# Depression-Filling¶

Depressions, otherwise known as pits, are areas of a landscape wherein flow ultimately terminates without reaching an ocean or the edge of a digital elevation model.

## Depressions, Pits, and Sinks¶

Depressions have been called by a variety of names. To clarify this mess, Lindsay (2016) provides a typology. This typology is followed here. ## Original DEM¶

For reference, the original DEM appears as follows:

import richdem as rd
import numpy as np

beaufig = rd.rdShow(beau, ignore_colours=, axes=False, cmap='jet', figsize=(8,5.5))


## Complete Filling¶

Depression-filling is often used to fill in all the depressions in a DEM to the level of their lowest outlet or spill-point.

The result looks as follows:

beau_filled    = rd.FillDepressions(beau, in_place=False)
beaufig_filled = rd.rdShow(beau_filled, ignore_colours=, axes=False, cmap='jet', vmin=beaufig['vmin'], vmax=beaufig['vmax'], figsize=(8,5.5))


We can visualize the difference between the two like so:

beau_diff    = beau_filled - beau
beaufig_diff = rd.rdShow(beau_diff, ignore_colours=, axes=False, cmap='jet', figsize=(8,5.5))


Complete Filling is available via the following commands:

Language Command
Python richdem.FillDepressions
C++ richdem::FillDepression
 Pros Cons Fast Simple Leaves flat regions behind May modify large portions of a DEM

## Epsilon Filling¶

A downside of complete filling is that it replaces depressions with a perfectly flat region with no local gradients. One way to deal with this is to ensure that every cell in the region is raised some small amount, ε, above cells which are closer to a depression’s spill point.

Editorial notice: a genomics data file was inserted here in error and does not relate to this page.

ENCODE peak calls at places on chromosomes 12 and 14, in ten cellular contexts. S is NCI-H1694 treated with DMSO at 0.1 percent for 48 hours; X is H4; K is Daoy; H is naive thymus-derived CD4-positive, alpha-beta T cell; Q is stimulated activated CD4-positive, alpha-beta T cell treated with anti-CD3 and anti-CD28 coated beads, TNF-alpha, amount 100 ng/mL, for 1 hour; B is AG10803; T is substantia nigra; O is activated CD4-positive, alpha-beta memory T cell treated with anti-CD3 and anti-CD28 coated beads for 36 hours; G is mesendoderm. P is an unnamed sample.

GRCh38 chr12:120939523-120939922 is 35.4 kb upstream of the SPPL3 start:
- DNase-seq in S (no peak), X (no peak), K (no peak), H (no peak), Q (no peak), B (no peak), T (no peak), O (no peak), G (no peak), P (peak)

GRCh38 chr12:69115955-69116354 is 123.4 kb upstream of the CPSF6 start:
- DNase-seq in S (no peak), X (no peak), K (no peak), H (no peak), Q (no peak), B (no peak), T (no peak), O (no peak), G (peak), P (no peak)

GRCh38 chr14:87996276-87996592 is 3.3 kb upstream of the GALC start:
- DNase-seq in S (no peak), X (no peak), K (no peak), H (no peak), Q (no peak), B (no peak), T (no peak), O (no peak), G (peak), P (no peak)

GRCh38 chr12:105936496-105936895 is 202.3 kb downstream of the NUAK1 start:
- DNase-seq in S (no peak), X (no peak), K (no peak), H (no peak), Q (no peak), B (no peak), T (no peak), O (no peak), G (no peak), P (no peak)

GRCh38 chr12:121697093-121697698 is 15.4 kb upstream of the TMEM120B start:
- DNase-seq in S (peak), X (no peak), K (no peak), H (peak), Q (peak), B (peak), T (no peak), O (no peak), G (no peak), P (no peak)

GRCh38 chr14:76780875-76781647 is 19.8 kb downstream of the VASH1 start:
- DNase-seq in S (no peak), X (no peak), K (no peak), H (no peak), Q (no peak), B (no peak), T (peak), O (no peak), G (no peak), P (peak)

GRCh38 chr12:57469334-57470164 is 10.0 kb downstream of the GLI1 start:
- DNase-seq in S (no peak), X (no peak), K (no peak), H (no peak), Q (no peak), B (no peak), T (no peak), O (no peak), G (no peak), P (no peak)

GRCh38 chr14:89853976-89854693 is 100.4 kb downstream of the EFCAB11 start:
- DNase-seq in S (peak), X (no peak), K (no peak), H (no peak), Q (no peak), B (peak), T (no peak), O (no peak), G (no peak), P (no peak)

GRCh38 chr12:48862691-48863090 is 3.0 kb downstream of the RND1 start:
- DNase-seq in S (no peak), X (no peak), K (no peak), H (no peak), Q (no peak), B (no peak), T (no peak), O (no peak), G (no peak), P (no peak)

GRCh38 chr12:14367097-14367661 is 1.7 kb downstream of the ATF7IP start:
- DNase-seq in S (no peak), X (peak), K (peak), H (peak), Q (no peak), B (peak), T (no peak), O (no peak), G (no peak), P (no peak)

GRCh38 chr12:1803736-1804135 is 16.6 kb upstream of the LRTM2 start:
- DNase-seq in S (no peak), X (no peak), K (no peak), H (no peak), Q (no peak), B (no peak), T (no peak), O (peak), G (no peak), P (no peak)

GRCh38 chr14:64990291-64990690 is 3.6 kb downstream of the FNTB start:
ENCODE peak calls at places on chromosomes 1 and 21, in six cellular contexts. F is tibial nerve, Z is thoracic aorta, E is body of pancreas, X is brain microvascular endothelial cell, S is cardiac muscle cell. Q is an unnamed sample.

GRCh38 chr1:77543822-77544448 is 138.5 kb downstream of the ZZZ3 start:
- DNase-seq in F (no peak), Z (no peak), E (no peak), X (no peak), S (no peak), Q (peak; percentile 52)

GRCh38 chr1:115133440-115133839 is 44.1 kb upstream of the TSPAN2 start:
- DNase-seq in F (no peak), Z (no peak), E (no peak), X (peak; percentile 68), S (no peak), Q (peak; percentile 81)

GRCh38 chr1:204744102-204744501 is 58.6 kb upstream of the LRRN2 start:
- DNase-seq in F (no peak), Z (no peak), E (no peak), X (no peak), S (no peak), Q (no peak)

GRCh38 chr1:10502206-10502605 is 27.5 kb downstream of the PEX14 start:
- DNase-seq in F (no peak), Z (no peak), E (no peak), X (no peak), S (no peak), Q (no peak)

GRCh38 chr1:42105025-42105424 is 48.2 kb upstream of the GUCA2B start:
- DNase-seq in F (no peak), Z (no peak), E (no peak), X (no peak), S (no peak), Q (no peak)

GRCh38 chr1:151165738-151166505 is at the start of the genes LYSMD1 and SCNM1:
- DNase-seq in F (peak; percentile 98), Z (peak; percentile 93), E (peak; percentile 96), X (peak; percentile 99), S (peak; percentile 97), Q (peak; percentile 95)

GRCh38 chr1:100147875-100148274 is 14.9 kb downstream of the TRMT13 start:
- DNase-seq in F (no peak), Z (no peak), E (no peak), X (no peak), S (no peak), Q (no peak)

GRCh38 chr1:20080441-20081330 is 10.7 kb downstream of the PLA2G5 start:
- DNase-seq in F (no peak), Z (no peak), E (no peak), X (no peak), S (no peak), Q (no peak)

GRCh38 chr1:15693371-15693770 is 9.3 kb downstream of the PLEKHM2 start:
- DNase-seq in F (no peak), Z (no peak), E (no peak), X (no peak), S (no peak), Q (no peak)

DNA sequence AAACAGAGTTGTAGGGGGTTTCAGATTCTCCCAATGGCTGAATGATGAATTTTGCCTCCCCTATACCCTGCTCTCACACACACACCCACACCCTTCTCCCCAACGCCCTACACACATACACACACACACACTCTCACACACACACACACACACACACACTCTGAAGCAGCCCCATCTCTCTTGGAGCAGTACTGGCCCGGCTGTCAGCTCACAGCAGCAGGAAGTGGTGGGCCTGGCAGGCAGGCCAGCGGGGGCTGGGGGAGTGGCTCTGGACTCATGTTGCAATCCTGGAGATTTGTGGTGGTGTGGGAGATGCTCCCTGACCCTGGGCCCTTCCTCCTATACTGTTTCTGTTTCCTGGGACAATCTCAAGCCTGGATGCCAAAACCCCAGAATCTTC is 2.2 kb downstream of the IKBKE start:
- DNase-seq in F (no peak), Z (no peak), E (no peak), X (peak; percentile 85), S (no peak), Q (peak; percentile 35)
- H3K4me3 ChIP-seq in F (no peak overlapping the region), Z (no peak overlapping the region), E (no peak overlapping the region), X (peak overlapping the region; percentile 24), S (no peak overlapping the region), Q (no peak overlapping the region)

This must be done carefully. In floating-point DEMs, the value ε is non-constant and must be chosen using the std::nextafter function. If a depression is too large, the imposed gradient may result in the interior of the depression being raised above the surrounding landscape. Using double instead of float reduces the potential for problems at a cost of twice the space used. If a problem does arise, RichDEM provides a warning.

We can visualize the difference between the epsilon-filled DEM and the original DEM like so:

beau_epsilon         = rd.FillDepressions(beau, epsilon=True, in_place=False)
beau_eps_diff        = beau_epsilon - beau
beaufig_eps_diff     = rd.rdShow(beau_eps_diff, ignore_colours=, axes=False, cmap='jet', figsize=(8,5.5))


We can visualize the difference between the epsilon-filled DEM and the completely-filled DEM as follows. Note that elevation increases with distance from the depression’s outlet: this is the effect of the epsilon.

beau_diffeps_diff    = beau_epsilon - beau_filled
beaufig_diffeps_diff = rd.rdShow(beau_diffeps_diff, ignore_colours=, axes=False, cmap='jet', figsize=(8,5.5))

Language Command
Python richdem.FillDepressions
C++ richdem::FillDepressionsEpsilon()
 Pros Cons All cells drain Not as fast as simple depression filling May modify large portions of a DEM May create elevated regions Success may depend on data type